Opinion

Mister Rogers, thank you for being my neighbor

As each year passes and I grow older, I feel myself losing a grasp on my childhood. I turn 22 today-just a few months away from graduation and nervous about what is in store for me in the near future. But I am comforted, as I was as a little kid, that everything will be OK. Thank you Mister Rogers for helping me realize that.
The man who donned the cardigan sweaters and flipped his shoe while singing “It’s a beautiful day in this neighborhood, a beautiful day for a neighbor, would you be mine, could you be mine, please won’t you be my neighbor?” passed away Thursday from stomach cancer. And with his passing, more of my childhood was lost.
I’d be lying if I said I still watched or even thought about Mister Rogers. But his death has brought back many fond memories of the man who taught countless numbers of children the values of life-values that I still hold dear.
Before there was Barney, there was Fred, who, in his simplicity and his love for children, helped generations come to grips with life’s challenges. He taught us all to push forward and attain all the possibilities that lie within us. He taught us to use our imagination. He taught us what was right and wrong. But most of all he taught us to be ourselves.
What Mister Rogers may have lacked in hipness, he more than made up with in charm and warmth. His 30-plus years on television inspired millions, and will continue to do so for years to come. And while he may no longer be with us, I take comfort in the fact that while my kids may never get to experience Mister Rogers’ guidance, the lessons he taught me will be passed down to them. He made us all stronger and wiser.
Mister Rogers leaves behind a legacy that may never be matched. He was as much a part of weekday mornings as Big Bird and breakfast.
Now as I push forward into the next stage of my life, I remember what he always used to say at the end of his shows: “There’s only one person in the whole world like you.”
But Mister Rogers, there’s only one person in the whole world like you, and I will miss knowing that you will no longer be my neighbor.

Jordan Rodack is a senior majoring in print journalism and political science. He can be reached at j.rodack@umiami.edu.

March 4, 2003

Reporters

The Miami Hurricane

Student newspaper at the University of Miami


Around the Web
  • Miami Herald
  • UM News
  • HurricaneSports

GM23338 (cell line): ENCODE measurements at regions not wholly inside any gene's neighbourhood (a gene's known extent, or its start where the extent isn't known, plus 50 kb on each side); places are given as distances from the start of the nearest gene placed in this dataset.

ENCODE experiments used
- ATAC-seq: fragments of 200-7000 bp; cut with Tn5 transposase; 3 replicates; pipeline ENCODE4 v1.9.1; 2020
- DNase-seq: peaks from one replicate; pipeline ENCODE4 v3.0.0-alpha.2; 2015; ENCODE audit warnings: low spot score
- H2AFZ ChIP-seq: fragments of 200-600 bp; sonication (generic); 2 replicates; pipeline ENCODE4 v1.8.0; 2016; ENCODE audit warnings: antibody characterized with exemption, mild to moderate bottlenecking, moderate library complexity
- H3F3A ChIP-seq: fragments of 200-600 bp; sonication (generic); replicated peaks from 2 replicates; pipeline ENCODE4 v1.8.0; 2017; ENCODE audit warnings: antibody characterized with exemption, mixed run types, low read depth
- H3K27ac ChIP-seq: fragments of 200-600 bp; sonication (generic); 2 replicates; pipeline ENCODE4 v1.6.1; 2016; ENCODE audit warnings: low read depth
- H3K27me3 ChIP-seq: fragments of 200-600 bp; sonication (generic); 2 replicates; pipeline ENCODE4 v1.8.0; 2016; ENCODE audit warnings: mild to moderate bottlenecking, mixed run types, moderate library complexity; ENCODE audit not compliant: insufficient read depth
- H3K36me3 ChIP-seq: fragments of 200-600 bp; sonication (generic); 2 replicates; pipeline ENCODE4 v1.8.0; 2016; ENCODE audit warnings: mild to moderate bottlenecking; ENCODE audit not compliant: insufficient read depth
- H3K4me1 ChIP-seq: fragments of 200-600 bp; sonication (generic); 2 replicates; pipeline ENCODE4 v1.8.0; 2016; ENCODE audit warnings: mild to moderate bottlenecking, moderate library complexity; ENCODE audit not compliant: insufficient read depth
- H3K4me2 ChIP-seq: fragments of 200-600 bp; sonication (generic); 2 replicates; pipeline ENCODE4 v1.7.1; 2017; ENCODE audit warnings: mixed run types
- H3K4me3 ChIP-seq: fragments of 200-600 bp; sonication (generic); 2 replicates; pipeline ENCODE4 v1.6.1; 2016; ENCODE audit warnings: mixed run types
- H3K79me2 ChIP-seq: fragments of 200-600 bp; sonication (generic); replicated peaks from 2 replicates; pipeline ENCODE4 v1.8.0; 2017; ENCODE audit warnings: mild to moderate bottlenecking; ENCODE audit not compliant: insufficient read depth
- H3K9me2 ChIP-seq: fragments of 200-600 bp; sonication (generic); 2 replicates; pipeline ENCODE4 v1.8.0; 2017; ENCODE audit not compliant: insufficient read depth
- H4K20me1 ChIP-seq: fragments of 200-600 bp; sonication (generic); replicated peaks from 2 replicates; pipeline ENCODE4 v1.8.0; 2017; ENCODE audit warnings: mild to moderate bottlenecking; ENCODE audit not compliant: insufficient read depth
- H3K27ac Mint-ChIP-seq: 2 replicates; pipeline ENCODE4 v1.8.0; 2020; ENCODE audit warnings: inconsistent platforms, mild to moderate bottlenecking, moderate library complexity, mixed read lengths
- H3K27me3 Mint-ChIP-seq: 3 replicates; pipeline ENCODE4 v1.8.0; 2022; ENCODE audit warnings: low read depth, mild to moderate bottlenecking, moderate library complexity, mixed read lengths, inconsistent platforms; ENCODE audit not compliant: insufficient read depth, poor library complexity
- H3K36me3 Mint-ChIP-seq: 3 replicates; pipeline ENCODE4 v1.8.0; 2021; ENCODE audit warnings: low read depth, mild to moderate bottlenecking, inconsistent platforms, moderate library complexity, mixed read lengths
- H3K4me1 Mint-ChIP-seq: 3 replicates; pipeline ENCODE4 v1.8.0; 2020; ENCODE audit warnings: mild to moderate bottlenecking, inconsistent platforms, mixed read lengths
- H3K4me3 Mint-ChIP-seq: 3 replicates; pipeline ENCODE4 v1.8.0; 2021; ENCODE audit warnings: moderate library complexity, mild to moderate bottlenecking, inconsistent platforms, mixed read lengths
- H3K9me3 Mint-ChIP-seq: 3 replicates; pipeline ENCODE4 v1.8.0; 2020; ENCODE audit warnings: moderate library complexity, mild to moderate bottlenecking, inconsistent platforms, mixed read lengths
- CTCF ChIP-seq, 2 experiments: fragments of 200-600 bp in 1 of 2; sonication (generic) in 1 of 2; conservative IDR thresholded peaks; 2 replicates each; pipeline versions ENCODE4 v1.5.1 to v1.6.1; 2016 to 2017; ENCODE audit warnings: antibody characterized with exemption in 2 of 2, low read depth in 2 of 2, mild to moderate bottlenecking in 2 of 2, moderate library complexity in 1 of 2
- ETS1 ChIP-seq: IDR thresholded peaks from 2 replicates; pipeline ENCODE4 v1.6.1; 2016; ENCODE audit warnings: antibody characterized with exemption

One of the reasons Manny Diaz overhauled his recruiting department when he took over as UM’s coach i ...

Connor McLaughlin never gave much thought to the Miami Hurricanes when he was younger. Even though h ...

The Miami Hurricanes’ 2020 recruiting class continues to grow. Three-star Deerfield Beach wide recei ...

Chaminade-Madonna in Hollywood has produced some distinguished alums, including ESPN (and Miami Hera ...

Columbus was a popular destination for coaches throughout the first full week of May this spring. On ...

Academics met at the University of Miami to plan the next phase of a study looking at how journalist ...

Former University of Miami student Elio M. Garcia, Jr. and his wife Linda Antonsson discuss their jo ...

Researchers at the University of Miami are using big data to identify affordable housing opportuniti ...

From office furniture to electronics to kitchen items, the University of Miami sells surplus propert ...

Researchers at the University of Miami are studying zebrafish to understand human genetics and ident ...

Top-seeded Estela Perez-Somarriba of the Miami women's tennis team secured her spot in the NCAA ...

Six members of the Miami track and field team earned a spot at the 2019 NCAA Outdoor Championships i ...

Former Miami women's basketball standout Emese Hof will begin her overseas professional career ...

It took extra innings, but the Canes dropped their final game of pool play at the 2019 ACC Baseball ...

The Student-Athlete Development department has grown in size and scope and become an integral part o ...

TMH Twitter
About TMH

The Miami Hurricane is the student newspaper of the University of Miami in Coral Gables, Fla. The newspaper is edited and produced by undergraduate students at UM and is published weekly in print on Tuesdays during the regular academic year.